Anuta Martinet

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This is my sister, Anuta Martinet (nee Rosenberg). This is a formal photo, taken in 1937 for her passport.

She was preparing to go to Italy, to study medicine in Padua. My sister’s dream had always been to become a doctor. After she graduated high school with the highest grades, she left for Iasi, to pass the admission exam at the Medical School. But in Iasi, those anti-Semitic movements had already begun. So she was inside that large hall, waiting to be registered for the Medical School. Two young students showed up and started asking questions: 'What's your name?' - 'Popescu.' - 'What's your name?' - 'Rosenberg' - 'Step to the other side. Popescu, go over there; you, Jews, move to the other side.' When the selection was over, the Romanians were taken to be registered for the exam, while the Jews were told: 'You, jidanii, go home. We have no need for Jewish doctors!' My sister immediately left the hall, went straight to the station, and took the first train home, to Bacau. She came back crying. 'What should I do?' My mother said: 'Well, you'll get married and that will be the end of it.' - 'But I didn't go to high school to return to the kitchen. You knew very well that I wanted to go to the Medical School from the very beginning!' 

So she decided to go study abroad. And she left for Padua, Italy, because there were many students there, and there were also five or six Jews from Bacau who worked there. A former high school classmate of hers was going too, so my sister said: 'See, Anne Sarf is leaving, so I'll go to Italy with her. I'm leaving, no matter what; I'm going over there, I'll do anything, I'll scrub the floors in restaurants or I'll wash dishes if I have to. But I need to go to the Medical School!' So she left on 1st January 1938. She couldn't leave earlier because she had to get the necessary papers and all; and my father needed some time to raise the money, to find someone here whom he could pay and whose relatives in Italy would give my sister the same amount there, because money could not be transferred directly. And so she went to college.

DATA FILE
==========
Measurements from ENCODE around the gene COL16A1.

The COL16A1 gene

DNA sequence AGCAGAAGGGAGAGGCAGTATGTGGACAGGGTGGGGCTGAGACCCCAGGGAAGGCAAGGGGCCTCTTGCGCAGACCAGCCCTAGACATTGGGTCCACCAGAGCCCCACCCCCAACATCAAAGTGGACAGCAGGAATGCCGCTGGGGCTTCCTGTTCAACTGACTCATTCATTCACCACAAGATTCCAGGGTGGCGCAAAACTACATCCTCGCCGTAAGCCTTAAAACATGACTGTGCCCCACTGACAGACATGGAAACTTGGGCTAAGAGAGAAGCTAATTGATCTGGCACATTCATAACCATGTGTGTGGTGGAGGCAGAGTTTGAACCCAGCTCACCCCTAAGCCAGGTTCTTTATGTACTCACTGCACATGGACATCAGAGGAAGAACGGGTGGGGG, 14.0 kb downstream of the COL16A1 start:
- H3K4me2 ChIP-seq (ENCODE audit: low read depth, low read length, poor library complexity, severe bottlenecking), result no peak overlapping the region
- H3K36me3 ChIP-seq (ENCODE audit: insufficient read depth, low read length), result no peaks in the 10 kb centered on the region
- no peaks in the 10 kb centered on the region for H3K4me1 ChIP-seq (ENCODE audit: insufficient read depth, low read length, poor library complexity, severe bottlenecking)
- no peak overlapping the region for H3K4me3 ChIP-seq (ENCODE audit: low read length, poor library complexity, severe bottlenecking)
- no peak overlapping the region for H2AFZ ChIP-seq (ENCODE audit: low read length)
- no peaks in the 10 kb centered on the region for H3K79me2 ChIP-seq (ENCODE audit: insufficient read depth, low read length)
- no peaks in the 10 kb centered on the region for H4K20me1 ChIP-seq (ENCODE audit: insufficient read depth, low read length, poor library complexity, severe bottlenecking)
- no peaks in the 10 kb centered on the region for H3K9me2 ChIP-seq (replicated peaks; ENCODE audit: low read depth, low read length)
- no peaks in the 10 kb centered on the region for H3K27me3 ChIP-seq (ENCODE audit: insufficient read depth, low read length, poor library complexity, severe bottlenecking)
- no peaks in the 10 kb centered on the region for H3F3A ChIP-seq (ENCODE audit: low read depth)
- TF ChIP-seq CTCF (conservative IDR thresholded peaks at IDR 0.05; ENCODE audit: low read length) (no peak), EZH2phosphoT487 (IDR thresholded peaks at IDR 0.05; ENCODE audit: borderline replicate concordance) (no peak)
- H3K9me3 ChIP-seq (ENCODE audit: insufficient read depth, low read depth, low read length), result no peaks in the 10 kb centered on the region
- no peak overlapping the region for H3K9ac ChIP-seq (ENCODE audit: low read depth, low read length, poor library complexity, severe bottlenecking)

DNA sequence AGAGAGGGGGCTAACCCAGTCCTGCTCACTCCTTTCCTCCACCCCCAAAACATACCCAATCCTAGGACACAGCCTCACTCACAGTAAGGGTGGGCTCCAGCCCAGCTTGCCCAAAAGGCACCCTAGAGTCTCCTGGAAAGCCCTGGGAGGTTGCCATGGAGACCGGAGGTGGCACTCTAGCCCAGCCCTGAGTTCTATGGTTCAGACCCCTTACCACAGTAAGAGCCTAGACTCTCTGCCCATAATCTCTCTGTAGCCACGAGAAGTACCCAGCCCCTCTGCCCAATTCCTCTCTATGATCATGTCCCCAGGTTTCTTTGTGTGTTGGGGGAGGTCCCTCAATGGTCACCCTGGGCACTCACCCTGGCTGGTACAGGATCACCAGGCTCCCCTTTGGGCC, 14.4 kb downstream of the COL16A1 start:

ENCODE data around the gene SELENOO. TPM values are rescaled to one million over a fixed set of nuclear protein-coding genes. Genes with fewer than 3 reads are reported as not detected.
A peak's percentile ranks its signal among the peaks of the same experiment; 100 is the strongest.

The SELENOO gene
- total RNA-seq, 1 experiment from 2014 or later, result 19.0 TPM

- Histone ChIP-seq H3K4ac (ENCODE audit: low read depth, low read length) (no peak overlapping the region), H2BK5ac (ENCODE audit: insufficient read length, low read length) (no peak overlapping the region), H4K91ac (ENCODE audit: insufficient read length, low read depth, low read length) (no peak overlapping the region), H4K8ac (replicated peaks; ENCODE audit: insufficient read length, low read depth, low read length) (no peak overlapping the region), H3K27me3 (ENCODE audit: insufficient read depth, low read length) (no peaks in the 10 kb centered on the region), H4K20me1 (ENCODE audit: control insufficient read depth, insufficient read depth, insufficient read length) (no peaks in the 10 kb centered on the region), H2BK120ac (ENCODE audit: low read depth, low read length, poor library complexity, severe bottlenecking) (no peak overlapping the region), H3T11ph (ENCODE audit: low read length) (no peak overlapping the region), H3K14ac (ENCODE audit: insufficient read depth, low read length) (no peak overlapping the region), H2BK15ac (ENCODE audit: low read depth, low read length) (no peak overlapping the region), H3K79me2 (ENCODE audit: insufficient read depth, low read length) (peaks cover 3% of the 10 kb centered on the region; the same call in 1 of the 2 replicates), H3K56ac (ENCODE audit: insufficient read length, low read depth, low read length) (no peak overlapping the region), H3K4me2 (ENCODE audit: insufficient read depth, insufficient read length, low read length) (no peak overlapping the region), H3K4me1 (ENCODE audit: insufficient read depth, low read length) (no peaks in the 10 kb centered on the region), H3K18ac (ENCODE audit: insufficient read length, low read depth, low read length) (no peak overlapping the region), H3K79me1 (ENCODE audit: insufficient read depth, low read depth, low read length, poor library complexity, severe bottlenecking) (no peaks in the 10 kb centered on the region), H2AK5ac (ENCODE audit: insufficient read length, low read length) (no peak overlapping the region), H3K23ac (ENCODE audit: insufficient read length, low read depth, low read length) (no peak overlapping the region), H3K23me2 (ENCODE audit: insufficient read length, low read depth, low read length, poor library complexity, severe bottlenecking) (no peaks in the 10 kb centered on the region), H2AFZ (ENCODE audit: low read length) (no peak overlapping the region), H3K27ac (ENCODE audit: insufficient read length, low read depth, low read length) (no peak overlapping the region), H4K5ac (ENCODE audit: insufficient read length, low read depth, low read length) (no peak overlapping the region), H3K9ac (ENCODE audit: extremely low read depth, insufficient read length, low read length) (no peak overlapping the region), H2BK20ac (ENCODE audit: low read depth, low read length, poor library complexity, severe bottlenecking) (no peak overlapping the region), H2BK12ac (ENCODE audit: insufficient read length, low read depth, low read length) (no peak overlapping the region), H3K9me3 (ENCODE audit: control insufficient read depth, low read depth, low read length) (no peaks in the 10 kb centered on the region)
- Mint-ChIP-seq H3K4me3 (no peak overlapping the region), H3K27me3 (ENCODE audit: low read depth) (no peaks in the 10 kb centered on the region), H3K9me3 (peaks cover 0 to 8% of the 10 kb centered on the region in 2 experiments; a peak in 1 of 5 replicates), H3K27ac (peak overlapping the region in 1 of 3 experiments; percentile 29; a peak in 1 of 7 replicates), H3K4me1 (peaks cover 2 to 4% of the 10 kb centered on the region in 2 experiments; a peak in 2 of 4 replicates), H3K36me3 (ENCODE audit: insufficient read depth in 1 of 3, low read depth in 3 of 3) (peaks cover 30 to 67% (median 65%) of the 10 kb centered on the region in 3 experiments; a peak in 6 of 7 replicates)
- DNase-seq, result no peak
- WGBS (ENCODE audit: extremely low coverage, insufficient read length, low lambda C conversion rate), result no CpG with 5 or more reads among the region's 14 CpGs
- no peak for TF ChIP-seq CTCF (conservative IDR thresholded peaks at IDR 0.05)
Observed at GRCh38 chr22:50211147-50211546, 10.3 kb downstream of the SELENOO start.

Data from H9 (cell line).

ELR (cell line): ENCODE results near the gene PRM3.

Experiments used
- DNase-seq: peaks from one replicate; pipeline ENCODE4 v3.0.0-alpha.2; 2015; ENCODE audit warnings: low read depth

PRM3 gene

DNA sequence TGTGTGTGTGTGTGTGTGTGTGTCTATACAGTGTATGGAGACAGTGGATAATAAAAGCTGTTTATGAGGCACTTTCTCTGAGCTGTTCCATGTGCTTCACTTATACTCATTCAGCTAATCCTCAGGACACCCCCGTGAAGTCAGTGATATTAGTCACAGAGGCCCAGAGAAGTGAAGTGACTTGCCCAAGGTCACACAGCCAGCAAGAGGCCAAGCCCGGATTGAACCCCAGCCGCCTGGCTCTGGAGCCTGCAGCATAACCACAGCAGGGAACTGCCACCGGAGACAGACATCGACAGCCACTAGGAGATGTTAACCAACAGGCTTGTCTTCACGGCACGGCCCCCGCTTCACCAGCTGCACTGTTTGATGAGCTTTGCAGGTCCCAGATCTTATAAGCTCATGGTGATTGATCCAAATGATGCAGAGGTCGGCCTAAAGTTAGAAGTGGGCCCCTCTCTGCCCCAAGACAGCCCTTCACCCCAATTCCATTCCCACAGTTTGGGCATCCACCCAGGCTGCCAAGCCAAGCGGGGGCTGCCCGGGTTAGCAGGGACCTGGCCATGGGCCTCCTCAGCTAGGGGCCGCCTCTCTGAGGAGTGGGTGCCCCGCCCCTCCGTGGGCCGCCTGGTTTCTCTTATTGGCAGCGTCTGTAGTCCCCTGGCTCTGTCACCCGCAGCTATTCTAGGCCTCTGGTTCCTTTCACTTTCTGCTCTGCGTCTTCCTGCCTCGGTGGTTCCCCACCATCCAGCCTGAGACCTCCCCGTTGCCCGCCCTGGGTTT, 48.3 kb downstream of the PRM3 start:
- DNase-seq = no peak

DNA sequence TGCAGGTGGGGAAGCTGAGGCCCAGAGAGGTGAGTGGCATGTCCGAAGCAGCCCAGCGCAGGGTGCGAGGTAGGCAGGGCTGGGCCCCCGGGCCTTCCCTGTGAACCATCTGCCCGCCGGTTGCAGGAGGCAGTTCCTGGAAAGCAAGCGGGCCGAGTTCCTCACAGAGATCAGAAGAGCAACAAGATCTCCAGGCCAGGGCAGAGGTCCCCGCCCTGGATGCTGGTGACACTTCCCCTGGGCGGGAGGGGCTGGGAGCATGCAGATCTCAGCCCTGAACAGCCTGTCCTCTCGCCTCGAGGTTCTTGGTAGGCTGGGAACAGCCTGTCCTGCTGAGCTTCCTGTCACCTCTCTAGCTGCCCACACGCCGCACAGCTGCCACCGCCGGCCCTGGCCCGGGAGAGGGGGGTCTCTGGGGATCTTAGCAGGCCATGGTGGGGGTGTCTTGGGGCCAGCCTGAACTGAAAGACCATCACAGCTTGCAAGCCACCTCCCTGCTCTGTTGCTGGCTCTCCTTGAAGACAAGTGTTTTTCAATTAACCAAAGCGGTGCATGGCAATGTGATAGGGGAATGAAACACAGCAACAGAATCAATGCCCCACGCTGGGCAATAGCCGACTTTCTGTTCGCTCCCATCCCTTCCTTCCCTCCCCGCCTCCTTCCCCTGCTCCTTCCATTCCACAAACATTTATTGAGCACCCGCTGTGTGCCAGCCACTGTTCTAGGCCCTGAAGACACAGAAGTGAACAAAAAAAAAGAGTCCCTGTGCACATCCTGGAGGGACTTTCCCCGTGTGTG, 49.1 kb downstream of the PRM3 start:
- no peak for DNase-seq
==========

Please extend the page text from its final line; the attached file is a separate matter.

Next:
Six months later, in June, when the 1st year was over, the exams came. She got the highest grades! The chairman of the examination committee congratulated her and asked her: 'Where are you from, Miss?' - 'Romania.' - 'How many languages do you speak?' - 'Romanian, French' - she mastered French and she knew a little German - 'and now', she said, 'I also speak Italian.' - 'And, may I say, your mastery of the Italian is better than a native Italian's, since you were able to express yourself the way you did in class and at the exam! For you, studying in Padua is a piece of cake.' She had figured that out herself. After all, there she was, only six months after her arrival, and she had got the highest grades and all her student-fellows wanted to touch her and carried her on their shoulders to bring them luck - you know how it is in college!

That summer, she came home and told our father: 'Father, I'm not going back to Italy. The classes there aren't bright at all. It's not what I had imagined I'd study. I'm going to France!' We had a relative there, Milu Stormann, the brother-in-law of one of my parents, who had also gone to the Medical School there, had married a French woman, and worked as a physician in some smaller town. Our father himself had spent four years in France in his youth. So he said: 'Well now, it's easier if you go to France, because we've got Milu there, we give the money to his parents here, and he will give you the same amount from his own money over there…' Because he really wanted to send some money to his parents in Bacau, but couldn't find a way, so this arrangement would suit him too. So she left for France, to Montpellier.

Interview details

Interviewee: Estera Sava
Adriana Gheorghe
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Bucharest, Romania


Anuta Martinet
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before WW II:
Intern in a hospital
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